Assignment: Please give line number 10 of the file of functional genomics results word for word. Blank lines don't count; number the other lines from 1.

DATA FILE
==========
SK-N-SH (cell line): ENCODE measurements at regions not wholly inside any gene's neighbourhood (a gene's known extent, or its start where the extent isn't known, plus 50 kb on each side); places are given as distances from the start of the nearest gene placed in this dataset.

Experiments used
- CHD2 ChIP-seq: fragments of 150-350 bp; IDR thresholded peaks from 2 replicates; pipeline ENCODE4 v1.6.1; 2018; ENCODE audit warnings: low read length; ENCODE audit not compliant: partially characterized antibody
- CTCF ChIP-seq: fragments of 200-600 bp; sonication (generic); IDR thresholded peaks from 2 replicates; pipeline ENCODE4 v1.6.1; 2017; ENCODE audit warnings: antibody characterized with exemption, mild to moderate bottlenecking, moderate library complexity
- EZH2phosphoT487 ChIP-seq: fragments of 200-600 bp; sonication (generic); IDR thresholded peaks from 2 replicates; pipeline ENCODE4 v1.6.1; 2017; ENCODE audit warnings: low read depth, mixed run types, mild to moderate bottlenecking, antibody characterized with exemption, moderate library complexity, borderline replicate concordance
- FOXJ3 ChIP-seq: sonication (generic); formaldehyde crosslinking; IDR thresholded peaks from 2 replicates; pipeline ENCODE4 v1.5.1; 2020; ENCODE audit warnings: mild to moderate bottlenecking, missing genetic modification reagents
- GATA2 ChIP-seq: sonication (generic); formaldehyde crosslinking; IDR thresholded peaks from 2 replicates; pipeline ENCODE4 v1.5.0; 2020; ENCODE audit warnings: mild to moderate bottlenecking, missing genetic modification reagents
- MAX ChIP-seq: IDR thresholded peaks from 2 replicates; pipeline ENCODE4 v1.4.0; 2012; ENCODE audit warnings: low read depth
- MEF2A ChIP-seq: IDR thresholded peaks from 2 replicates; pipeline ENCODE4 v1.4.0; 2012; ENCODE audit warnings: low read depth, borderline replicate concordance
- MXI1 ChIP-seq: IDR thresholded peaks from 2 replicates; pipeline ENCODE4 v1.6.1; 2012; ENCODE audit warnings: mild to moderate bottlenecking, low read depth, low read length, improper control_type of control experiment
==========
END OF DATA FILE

- MXI1 ChIP-seq: IDR thresholded peaks from 2 replicates; pipeline ENCODE4 v1.6.1; 2012; ENCODE audit warnings: mild to moderate bottlenecking, low read depth, low read length, improper control_type of control experiment